“Supply chain was an issue, so it delayed schemes. Even in a really tough year – and this was the first year post-Covid that we had our overall target of 10,500 – we delivered 10,263 new social homes through all delivery schemes. If you take the 7,500 new build social homes, that was up from 5,000 [in 2021]. That is a big step up. I would love to be sitting here saying we did the 9,500 one but there is also a reality that was there which we had to deal with. By any fair assessment, that was a very good performance [in 2022].”

Cost rental

Writing for eolas Magazine earlier in 2023, the Minister alluded to work being undertaken by the Government to examine how to significantly expand the direct delivery of cost rental homes by local authorities.

“I have never had a difficulty and absolutely stand by my support for homeownership because it is an honest and just aspiration for people to have.”
Minister for Housing, Local Government and Heritage, Darragh O’Brien TD

Acknowledging the “massive opportunities” of cost rental as a new tenure and elaborating on the extra measures to enhance delivery under Housing for All agreed by government in April 2023, O’Brien reveals: “We will also be making some very significant announcements shortly on some very large cost rental schemes through our local authorities and our approved housing bodies. I think we can scale that up in the hundreds very quickly.

“What this is focusing on is quite a lot of extant planning permissions there that have not been activated there. There are potential developments that might have been identified for rent and now what I am saying is to get them in to be built for cost rental. We will have some good news very shortly on that.

“With cost rental, I am approving schemes every week. I want more local authorities to get directly involved and they are responding to that. That is why we have made some changes to the workings of the cost rental scheme and the final changes will be out in July [2023] and that will help very much with viability. While local authorities can borrow at a lower rate, the LDA is borrowing at commercial rates, but through Project Tosaigh now we will have a number of schemes – particularly on the cost rental side – that will encompass all important stakeholders and we will make some important announcements in the coming weeks on that.”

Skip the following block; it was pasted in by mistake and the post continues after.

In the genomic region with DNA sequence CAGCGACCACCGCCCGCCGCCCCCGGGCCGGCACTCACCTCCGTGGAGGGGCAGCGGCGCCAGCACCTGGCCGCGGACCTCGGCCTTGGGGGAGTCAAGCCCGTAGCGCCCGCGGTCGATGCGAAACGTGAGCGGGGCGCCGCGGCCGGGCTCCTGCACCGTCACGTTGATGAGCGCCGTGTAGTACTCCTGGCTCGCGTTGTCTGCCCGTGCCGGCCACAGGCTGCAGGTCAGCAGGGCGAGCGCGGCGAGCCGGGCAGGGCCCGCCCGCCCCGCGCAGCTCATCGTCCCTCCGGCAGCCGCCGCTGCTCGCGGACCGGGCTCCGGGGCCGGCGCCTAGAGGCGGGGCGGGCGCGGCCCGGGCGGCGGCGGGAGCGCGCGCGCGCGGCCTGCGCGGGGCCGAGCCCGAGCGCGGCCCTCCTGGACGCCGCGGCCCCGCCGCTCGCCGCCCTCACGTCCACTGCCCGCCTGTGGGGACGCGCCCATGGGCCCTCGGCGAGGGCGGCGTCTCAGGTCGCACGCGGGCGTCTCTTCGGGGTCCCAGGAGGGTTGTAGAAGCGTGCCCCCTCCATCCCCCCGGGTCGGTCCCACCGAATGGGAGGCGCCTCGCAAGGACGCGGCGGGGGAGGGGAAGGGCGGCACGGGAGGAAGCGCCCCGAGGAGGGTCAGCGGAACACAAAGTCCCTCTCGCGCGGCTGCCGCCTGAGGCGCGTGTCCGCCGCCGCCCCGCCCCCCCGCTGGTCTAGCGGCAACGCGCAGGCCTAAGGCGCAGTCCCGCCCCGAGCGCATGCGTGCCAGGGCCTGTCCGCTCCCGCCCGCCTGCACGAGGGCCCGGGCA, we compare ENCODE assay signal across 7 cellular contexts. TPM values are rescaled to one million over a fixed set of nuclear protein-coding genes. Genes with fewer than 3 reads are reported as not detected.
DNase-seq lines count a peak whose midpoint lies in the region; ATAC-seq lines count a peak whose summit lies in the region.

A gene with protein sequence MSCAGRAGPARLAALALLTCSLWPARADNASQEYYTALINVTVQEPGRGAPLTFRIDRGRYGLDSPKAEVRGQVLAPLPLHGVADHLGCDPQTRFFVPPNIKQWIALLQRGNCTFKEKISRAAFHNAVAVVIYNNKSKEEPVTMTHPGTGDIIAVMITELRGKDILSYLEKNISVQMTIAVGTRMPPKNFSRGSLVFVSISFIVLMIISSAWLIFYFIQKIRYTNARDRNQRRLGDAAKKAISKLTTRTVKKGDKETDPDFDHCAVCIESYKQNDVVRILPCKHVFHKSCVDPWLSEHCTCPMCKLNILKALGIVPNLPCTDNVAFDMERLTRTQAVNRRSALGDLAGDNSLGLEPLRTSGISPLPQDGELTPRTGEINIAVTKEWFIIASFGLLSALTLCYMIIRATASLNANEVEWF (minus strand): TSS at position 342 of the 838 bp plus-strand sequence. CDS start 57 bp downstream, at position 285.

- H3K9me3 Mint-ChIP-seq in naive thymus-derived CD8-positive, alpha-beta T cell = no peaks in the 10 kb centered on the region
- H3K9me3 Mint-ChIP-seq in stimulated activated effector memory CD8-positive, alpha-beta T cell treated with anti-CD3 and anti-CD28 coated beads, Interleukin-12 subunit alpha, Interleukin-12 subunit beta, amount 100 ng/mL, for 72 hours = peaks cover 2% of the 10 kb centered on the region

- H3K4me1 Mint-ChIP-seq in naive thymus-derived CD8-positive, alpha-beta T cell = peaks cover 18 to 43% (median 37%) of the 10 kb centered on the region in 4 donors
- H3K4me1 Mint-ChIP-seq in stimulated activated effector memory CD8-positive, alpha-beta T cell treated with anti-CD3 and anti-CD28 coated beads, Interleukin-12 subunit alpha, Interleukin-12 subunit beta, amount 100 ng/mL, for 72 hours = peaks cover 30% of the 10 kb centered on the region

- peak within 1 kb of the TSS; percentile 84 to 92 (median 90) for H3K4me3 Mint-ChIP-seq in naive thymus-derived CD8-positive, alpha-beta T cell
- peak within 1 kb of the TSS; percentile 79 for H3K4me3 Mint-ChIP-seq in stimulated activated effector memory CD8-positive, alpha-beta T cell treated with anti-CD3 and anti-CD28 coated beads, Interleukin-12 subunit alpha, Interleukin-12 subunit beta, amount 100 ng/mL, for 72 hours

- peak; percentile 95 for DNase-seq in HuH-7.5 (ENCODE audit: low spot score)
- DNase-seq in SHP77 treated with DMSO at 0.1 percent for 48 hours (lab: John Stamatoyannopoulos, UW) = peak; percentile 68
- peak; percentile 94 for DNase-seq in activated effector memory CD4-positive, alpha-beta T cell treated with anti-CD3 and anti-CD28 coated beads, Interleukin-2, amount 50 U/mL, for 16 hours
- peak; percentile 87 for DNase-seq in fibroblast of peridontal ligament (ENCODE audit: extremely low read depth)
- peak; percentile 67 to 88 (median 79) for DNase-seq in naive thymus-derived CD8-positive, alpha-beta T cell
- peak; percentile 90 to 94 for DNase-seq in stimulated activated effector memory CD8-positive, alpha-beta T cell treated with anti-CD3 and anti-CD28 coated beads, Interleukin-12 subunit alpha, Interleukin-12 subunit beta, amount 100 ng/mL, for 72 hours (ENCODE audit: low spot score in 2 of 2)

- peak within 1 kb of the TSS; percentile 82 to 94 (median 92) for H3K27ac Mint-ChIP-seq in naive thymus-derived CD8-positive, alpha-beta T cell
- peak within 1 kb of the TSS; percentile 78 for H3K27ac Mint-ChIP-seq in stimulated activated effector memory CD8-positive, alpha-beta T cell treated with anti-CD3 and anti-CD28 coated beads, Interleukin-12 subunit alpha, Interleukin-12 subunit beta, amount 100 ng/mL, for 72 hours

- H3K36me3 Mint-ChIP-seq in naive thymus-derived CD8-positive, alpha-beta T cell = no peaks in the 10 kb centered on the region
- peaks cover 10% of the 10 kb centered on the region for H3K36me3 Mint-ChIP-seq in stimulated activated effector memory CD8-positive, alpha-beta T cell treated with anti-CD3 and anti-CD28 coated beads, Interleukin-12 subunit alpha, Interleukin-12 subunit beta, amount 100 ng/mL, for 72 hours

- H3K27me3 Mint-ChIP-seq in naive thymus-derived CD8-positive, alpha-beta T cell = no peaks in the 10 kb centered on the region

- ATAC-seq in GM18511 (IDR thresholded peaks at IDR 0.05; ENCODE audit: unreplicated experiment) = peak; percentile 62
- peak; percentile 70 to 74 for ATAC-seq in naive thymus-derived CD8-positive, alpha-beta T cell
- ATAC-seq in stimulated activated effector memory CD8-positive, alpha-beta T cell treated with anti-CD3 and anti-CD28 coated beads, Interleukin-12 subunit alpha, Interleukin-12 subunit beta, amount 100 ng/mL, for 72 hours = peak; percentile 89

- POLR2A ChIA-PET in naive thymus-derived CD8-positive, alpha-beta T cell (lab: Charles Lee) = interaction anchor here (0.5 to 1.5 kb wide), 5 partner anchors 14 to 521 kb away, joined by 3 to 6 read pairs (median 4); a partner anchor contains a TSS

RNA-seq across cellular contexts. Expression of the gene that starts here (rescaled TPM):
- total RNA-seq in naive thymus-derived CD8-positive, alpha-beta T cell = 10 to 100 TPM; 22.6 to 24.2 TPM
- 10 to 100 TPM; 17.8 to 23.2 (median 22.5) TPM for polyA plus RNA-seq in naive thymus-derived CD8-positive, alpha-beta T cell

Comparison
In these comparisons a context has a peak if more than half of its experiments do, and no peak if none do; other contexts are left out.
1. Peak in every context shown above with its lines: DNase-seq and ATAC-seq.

Commenting on the specific and ongoing challenges to delivery, the Minister emphasises those associated with the planning system. “There are barriers on planning, still, to be frank,” he observes, adding: “That is why I have brought forward the consolidated Planning and Development Bill 2022 which will go to the Oireachtas shortly.”

Describing the forthcoming legislation as “the biggest overhaul of planning that we have seen in probably 50 years”, its rationale is, he outlines, to ensure that the planning system “is fit for purpose” whilst facilitating public participation in the process.

“There is a reality though that in certain areas where we have seen strategic objections. Objections do hold up housing delivery. I have no difficulty with people making their views known or not being happy with a development and doing that but the continued recourse to the courts is a matter which is of concern to me,” O’Brien remarks.

While the planning process can be streamlined, the resourcing of An Bord Pleanála is an additional challenge. “I have beefed up An Bord Pleanála. The board was a big problem [in 2022]. I think we all know that. It dropped to as low as five board members; we now have 15 in place, the highest amount ever,” he states.

“There is no silver bullet on housing. Some may present it like that, but there is not. That is why you need a multitude of responses to tackle it.”

Though with its interim chair set to depart on 2 September 2023, the Minister pays tribute to the role she played in bringing stability to the planning body. “Oonagh [Buckley] has done a great job there in stabilising the ship. We have great staff on the board. I have approved a total of about 300 posts there, so we have significantly more people in An Bord Pleanála than we have ever actually had.”